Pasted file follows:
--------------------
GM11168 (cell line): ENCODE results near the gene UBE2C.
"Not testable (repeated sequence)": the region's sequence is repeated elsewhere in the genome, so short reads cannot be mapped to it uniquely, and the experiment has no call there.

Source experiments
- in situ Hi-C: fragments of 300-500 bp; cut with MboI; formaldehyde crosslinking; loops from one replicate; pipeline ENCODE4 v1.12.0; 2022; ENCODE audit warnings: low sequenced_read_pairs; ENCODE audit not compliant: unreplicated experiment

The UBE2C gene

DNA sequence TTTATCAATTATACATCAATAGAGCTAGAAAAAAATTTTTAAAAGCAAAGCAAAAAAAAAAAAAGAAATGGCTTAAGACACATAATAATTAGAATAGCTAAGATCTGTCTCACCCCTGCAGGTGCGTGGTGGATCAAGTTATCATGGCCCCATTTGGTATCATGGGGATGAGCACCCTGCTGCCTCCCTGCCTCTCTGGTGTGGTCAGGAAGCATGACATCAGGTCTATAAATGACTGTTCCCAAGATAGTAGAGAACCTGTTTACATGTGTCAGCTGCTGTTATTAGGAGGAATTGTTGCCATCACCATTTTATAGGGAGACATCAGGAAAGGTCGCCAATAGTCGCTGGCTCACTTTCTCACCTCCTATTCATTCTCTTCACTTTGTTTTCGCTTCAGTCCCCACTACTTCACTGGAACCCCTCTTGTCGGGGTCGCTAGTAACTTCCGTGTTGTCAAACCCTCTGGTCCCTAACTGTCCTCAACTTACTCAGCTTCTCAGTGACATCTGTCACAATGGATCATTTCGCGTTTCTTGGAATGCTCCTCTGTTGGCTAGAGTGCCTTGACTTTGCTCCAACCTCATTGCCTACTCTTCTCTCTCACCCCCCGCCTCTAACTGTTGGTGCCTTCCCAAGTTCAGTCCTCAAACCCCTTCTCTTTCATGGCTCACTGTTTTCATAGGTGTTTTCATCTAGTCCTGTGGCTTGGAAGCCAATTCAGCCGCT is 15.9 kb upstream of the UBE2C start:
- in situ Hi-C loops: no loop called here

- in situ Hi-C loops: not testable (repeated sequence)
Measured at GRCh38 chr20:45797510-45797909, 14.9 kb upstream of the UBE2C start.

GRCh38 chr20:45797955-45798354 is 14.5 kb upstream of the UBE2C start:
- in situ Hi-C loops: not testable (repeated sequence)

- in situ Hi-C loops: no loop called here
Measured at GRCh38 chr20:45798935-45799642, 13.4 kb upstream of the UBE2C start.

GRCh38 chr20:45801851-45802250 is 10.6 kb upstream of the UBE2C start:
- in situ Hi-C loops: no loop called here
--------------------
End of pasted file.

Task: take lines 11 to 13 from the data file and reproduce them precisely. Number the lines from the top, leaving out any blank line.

- in situ Hi-C loops: not testable (repeated sequence)

- in situ Hi-C loops: no loop called here
Measured at GRCh38 chr20:45798935-45799642, 13.4 kb upstream of the UBE2C start.